I’m not what you would call sporty. I’m tall and lanky so I have been mistaken for sporty,
“She’s of a height that could be generally effective.”
But in reality, my long limbs and awkward gait have been more of a liability.
In 6th grade I was recruited (a word I use loosely as I attended a small, Catholic school where anyone who was willing was allowed) to join the basketball team. The biggest contribution I made to my team was that I sported some killer FILA’s.
In 8th grade I was a cheerleader. Again, for my tiny, Catholic school and it’s tiny, Catholic teams. I had braces and sharp elbows. It wasn’t a good look.
In high school I ran cross-country. Not because I enjoyed running long distances (minor detail), but because it was the only activity that started in the Summer, and thus I figured I’d at least know people when I started at a brand new school as a Freshman. I have to admit, that logic was sound and pretty brilliant strategizing because I walked in on my first day linked arms with a cool, blonde Freshman who was particularly adept at applying eyeliner on her waterline (all the rage in 1999).
That’s a girl who is clearly all about the running
The running lasted a specularly mediocre two seasons before I discovered choir and theatre. Hello, I’m clearly much more suited as an awkward theatre kid than I am an awkward athlete.
All to say, despite my dabbling, sports have never really been my thing.
Fast forward to Spring, 2015. I’m heavily pregnant and recently transplanted to Oakland. The Golden State Warriors make the playoffs. I start to pay attention.
May 2015: My son is born. The Warriors make the Finals.
June 2015: The Warriors take the title for the first time in 40 years and Oakland loses its collective mind.
They held the victory parade on my street. I stood bouncing my newborn son to sleep in the fresh postpartum haze of profound love and total exhaustion, watching throngs of ecstatic fans pass our windows. I don’t know if it was the sleep deprivation or the hormones or both, but I cried. Everyone was just so earnestly thrilled and proud of their team, their city, their boys. It didn’t seem like just a basketball game anymore. It became everything.
My son is now almost two and already “basketball” is a large part of his vocabulary. He points to his dad’s Warriors hat and says “basketball hat”. He points to my Draymond Green jersey and says “basketball shirt.” We are raising our son to be devoted to a team that is not only phenomenal on the court, but essential to the make up of our city.
Dreaming of shooting threes
I’ve been a fair-weather fan of my schools teams (Zot-Zot!) (I-L-L!), but I have not had team devotion like this. My family got together to watch the (devastating) game 7 last year against the Cavs and we cried, SOBBED, when they lost. This season I have upped my game by listening to the pre-and post-game analysis on the radio, following the Dubs on every social media platform, sporting the gear, watching the stats — I am 100% a Warriors fangirl.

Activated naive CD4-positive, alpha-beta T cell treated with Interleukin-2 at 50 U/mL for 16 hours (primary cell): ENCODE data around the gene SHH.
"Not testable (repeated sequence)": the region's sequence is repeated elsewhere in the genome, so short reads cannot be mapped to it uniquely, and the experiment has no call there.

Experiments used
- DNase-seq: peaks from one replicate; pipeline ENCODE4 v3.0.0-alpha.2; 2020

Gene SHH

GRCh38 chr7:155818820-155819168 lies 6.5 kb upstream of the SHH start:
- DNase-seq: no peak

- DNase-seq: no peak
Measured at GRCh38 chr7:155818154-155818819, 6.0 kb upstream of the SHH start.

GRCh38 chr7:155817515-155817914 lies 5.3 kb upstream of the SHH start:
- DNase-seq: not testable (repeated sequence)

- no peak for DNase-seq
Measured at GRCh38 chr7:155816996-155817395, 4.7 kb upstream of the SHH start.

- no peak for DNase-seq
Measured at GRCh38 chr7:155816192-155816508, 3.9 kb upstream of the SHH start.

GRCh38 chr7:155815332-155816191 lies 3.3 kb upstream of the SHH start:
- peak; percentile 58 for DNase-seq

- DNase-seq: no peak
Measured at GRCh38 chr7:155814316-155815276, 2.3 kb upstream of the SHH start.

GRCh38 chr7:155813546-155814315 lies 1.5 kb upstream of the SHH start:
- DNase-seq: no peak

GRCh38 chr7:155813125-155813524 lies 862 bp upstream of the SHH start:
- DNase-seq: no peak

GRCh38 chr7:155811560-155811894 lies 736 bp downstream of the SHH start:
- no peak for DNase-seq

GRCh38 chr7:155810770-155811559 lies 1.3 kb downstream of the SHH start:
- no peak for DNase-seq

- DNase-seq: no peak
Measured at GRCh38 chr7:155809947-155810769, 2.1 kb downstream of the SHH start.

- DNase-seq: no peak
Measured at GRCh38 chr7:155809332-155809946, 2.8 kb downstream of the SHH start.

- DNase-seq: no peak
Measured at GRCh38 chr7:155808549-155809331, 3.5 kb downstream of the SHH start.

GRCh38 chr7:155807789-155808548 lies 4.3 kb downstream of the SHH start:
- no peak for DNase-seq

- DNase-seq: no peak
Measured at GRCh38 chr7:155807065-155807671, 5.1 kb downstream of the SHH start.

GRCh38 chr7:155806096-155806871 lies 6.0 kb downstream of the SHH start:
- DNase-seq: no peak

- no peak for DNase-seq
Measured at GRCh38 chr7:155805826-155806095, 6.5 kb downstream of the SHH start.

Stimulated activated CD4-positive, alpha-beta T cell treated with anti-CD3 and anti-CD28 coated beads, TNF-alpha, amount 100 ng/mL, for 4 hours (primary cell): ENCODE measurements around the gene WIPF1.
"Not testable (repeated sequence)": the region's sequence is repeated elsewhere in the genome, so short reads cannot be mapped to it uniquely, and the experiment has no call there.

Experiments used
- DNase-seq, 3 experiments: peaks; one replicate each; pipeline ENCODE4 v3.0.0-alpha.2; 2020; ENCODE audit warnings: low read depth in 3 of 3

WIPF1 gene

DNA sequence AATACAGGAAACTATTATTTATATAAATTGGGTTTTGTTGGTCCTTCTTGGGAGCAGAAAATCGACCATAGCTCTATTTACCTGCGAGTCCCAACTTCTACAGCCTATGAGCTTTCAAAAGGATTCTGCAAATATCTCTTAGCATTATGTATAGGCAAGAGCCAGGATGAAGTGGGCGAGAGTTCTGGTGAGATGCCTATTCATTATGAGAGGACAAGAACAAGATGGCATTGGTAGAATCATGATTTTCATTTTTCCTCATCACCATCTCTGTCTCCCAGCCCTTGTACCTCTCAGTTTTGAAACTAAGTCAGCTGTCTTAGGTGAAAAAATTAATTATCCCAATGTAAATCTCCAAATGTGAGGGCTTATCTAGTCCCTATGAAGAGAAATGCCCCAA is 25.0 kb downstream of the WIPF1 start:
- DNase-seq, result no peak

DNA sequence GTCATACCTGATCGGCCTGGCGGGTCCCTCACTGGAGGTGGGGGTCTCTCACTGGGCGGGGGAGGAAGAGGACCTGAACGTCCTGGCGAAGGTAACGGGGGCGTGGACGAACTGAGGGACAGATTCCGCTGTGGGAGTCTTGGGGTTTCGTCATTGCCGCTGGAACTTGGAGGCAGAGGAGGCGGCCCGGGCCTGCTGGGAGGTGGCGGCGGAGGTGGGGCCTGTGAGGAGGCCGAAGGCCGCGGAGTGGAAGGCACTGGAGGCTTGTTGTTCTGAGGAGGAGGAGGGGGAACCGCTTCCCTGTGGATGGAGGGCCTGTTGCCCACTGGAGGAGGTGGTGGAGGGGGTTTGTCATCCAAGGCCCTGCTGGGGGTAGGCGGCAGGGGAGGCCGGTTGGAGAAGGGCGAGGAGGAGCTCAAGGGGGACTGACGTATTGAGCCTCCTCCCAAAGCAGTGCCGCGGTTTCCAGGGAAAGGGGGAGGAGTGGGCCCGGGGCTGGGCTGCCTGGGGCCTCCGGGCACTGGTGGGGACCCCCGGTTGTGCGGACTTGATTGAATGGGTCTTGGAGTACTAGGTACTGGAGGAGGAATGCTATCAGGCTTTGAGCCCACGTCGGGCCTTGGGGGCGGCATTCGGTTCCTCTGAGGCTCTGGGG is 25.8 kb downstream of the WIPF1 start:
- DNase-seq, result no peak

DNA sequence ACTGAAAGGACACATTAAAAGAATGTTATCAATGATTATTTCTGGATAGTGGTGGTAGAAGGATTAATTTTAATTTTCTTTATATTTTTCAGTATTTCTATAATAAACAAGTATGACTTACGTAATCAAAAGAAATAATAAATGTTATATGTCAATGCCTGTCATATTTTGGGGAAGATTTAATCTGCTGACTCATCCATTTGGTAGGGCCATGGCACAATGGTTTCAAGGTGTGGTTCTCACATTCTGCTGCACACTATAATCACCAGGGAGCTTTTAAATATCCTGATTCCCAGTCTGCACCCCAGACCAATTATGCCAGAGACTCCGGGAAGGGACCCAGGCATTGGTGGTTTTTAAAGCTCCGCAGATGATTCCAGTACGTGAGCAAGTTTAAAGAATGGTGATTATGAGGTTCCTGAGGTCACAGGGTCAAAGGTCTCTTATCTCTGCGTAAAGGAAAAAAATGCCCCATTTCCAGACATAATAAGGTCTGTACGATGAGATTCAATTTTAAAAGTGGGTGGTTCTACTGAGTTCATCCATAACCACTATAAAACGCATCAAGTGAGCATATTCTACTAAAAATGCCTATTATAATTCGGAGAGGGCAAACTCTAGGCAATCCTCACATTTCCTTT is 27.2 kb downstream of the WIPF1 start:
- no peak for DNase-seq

My bracket debate face, apparently. Sportsplaining?
We live 5 miles from Oracle Arena, where the Warriors play (though not for much longer before they move to San Francisco. That’s another post for another day but insert massive eye roll here). But because we had a newborn who was then an infant and then a toddler, we haven’t had much time, energy or funds to actually attend a game.
Then I got the best gift ever.
My mom got me Warriors tickets for Mother’s Day. Excuse me, Warriors PLAYOFF tickets. She watched our kiddo while my husband and I zoomed off to Oracle and proceeded to witness our Dubs DOMINATE.
The game was incredible. I was overwhelmed, over joyed, overwrought, bursting with complete pride and elation at watching these guys rep Oakland and do so with grace and style. I love them.
Cheering for sports ball is no different than cheering for your favorite actress or musician or lecturer or author. Arts and sports are not so different. A good game has drama and intrigue and storytelling and mind games and trickery and human interest. After all, professional sport is theatre.
At the very least, I’ve developed a new hobby. I am no expert and am certainly learning with every game I watch. But I’m enthusiastic and interested and watching the games together has brought my little family of three even closer.
I’ve lived all over the country and I have never felt more rooted, more connected to a city than I do in Oakland. It may sound cheesy, but I owe much of that to the Warriors.
I may not have been gifted with athleticism, but I have discovered the inner basketball fan in me and it has given me a sense of place, pride and home.
If there’s a lesson to be learned here, let yourself be open to exploring new interests. You never know how it will hit you or what it will do for you. It doesn’t have to come naturally to have a profound impact.
Though I must admit, it helps if you have Steph Curry on your team.